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The Moral Universe

The Moral Universe

Dialogues on the psychology of right and wrong
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    Adam Waytz is an Assistant Professor of Management and Organizations at Northwestern University's Kellogg School of Management. His research uses methods from social psychology and cognitive neuroscience to study the causes and consequences of perceiving mental states in other agents and to investigate processes related to social connection, meaning-making, morality and ethics.

    Jamil Zaki is an assistant professor of psychology at Stanford University. His research examines the neural bases of social cognition and behavior: how people come to understand each other, and decide to behave towards each other.
  • The “Reverse Popularizer:” How communicating science can create new ideas

    By proportion, Americans believe in creationism just as much now as when I was born.  Research funding has diminished enough to threaten scientists’ ability to work and our nation’s competitiveness in science and engineering.  These trends reflect a deeper issue in the public’s sentiment about science.  A recent Pew trust poll found that whereas about [...]

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    Quantiphobia and the turning of morals into facts

    When stats-wiz and political prognosticator Nate Silver’s new venture, FiveThirtyEight, launched last week, it punctuated the rise of “data journalism,” journalism that incorporates actual numerical data into reporting and storytelling!  Silver’s star rose through his New York Times blog, which largely focused on political analysis and his ability to predict 50 out of 50 states [...]

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    The Feeling of Being Stared At

    Perhaps my favorite psychology article of all time, is Edward Titchener’s, “The Feeling of Being Stared At,” which appeared in Science on December 23, 1898 (almost 115 years ago exactly!).  I give it a good read any time I am in need of inspiration, which has been lacking majorly during these dreary winter days.  Despite [...]

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    Crowds versus company: When are we drawn to groups?

    Trains are fascinating places (full disclosure, I’m on a very un-fascinating train right now).  Tens or hundreds of straphangers crowd into each car, standing within inches of each other and doing everything they can to pretend they’re alone.  I’d venture to guess that most commuters would not rate crowds highly, and would covet some personal [...]

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    Using empathy to use people: Emotional intelligence and manipulation

    People tend to stereotype psychological phenomena.  It’s tempting to think that stress is always bad, resilience is always good, and so forth.  Like other stereotypes, these beliefs help us neaten the world and extract signal from noise.  Also like other stereotypes, such beliefs are misleading and often harmful.  Call me pessimistic, but whenever the media [...]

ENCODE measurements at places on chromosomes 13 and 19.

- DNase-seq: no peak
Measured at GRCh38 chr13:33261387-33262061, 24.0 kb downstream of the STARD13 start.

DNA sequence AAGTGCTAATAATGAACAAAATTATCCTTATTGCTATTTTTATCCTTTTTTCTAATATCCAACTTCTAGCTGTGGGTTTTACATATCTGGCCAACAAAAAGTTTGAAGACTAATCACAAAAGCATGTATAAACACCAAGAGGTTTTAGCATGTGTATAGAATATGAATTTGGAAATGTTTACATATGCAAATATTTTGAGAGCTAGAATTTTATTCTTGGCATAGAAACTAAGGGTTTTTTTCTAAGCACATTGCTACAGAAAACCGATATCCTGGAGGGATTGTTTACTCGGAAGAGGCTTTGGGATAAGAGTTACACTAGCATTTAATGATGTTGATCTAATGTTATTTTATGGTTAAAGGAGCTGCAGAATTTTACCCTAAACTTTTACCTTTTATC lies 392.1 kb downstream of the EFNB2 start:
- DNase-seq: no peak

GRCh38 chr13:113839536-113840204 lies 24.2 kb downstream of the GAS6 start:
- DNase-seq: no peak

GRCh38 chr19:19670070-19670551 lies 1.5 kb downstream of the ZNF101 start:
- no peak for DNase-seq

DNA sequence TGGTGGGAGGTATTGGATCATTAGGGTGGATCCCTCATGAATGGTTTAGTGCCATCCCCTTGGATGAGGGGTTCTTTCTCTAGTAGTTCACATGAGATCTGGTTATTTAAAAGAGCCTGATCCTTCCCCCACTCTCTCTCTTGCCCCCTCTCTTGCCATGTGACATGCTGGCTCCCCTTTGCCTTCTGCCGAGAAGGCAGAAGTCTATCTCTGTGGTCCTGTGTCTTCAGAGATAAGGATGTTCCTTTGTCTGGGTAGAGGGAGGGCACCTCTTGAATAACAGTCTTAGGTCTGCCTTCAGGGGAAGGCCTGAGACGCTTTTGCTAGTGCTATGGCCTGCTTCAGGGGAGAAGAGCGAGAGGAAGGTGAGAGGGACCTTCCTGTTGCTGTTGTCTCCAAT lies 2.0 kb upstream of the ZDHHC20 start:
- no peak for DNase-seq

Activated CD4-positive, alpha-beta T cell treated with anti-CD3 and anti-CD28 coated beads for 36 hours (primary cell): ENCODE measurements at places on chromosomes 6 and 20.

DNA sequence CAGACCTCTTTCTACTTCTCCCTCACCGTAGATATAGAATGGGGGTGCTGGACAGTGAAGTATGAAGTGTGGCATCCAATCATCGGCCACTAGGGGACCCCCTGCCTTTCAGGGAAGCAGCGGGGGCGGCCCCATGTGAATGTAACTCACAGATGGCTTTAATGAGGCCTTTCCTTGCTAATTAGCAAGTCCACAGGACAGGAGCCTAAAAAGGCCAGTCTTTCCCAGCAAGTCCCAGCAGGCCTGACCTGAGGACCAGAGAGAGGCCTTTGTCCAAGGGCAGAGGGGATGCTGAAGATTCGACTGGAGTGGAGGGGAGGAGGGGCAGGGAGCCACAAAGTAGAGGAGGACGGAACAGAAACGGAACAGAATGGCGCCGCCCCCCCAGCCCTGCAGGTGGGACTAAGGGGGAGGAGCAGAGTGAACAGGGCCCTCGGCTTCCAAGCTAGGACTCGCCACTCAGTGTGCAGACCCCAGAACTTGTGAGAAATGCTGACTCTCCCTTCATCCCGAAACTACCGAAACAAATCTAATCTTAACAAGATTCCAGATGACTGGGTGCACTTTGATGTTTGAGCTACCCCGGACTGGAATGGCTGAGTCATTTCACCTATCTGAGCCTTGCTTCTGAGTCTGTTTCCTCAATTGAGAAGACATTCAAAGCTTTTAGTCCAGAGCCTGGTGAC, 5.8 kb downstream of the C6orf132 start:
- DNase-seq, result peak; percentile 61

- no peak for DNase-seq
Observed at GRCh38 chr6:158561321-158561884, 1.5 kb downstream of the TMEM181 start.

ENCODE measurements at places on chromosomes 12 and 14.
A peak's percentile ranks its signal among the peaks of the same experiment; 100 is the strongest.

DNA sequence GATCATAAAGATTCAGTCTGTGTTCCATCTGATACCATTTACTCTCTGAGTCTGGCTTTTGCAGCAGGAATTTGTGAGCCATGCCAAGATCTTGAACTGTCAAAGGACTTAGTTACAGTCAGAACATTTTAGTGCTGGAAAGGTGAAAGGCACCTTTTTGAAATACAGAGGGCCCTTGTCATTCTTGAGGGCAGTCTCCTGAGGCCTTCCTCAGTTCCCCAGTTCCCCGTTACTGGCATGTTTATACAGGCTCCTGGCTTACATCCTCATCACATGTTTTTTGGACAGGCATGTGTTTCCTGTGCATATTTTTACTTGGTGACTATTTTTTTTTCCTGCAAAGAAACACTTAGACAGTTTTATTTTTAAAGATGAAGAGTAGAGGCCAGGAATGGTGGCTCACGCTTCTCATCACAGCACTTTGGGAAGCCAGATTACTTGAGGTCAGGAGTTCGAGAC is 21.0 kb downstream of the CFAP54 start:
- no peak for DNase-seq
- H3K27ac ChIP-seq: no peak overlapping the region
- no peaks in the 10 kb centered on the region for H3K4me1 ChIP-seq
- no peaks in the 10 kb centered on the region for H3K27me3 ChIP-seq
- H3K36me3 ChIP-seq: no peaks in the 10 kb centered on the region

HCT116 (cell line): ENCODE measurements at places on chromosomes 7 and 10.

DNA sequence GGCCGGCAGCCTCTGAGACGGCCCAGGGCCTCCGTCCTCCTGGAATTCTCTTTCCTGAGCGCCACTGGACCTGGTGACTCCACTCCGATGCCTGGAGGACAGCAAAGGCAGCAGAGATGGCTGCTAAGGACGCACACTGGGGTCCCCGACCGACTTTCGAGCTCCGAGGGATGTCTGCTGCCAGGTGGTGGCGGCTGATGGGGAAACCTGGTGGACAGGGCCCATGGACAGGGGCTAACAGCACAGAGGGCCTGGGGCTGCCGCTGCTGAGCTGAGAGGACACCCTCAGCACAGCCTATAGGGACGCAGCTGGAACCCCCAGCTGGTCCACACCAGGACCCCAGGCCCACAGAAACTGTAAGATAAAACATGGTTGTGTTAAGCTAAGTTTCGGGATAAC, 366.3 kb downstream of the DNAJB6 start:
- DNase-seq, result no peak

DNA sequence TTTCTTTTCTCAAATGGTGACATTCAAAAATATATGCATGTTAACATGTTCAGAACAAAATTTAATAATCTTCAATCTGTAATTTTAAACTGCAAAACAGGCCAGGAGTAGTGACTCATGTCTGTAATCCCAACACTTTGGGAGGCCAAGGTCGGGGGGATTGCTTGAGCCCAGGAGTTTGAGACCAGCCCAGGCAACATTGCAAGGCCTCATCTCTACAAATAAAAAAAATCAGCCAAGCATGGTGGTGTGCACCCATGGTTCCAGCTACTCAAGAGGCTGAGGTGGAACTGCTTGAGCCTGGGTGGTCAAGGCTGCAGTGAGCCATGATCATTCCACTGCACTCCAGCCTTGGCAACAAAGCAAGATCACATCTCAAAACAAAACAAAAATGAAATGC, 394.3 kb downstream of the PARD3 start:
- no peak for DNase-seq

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    The problem with rich people and ethics

    The main problem with rich people and ethics, has nothing to do with them per se; it has to do with us, and the fairly well developed stereotypes we hold about what the ethics of the rich are.  Unlike, say, people who repair laundry machines, or Aleut musicians, or female cricketers (about whom we do [...]

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    Psychological studies are not about you

    I have some bad news that, I hope, will turn out to be good news.  Psychological studies are not about you.  They make few if any predictions about how you should live your life, how to tell if you’re an introvert, or anything else about you as an individual. I’m not trying to pull a [...]

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    Empathy as a choice 3: “Growing” empathy

    For the last few weeks, I’ve written about a simple idea: far from being automatic, empathy often requires a choice to engage with others’ emotions.  This choice, in turn, depends on would-be empathizers’ desire to connect with others even when doing so is painful or costly.  I think a “choice model” can change how we [...]

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    More Questions Than Answers About Whistleblowing

    My colleagues, Liane Young and James Dungan, and I recently wrote an op-ed in the New York Times about whistleblowing based on recent research we also published on the topic.  Very simply, our work demonstrates that people’s willingness to blow the whistle (i.e. report) unethical behaviors they observe rests on the tradeoff they make between [...]

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    Empathy as a choice 2: Autism and psychopathy

    Last week, I wrote about a simple idea: far from being an automatic reflex, empathy often requires a choice to engage with others’ emotions.  Moreover, people often refuse this choice, because empathy can be challenging, painful, costly, or all three.  Instead of meeting these challenges, we often keep our distance from others’ suffering, tune out [...]

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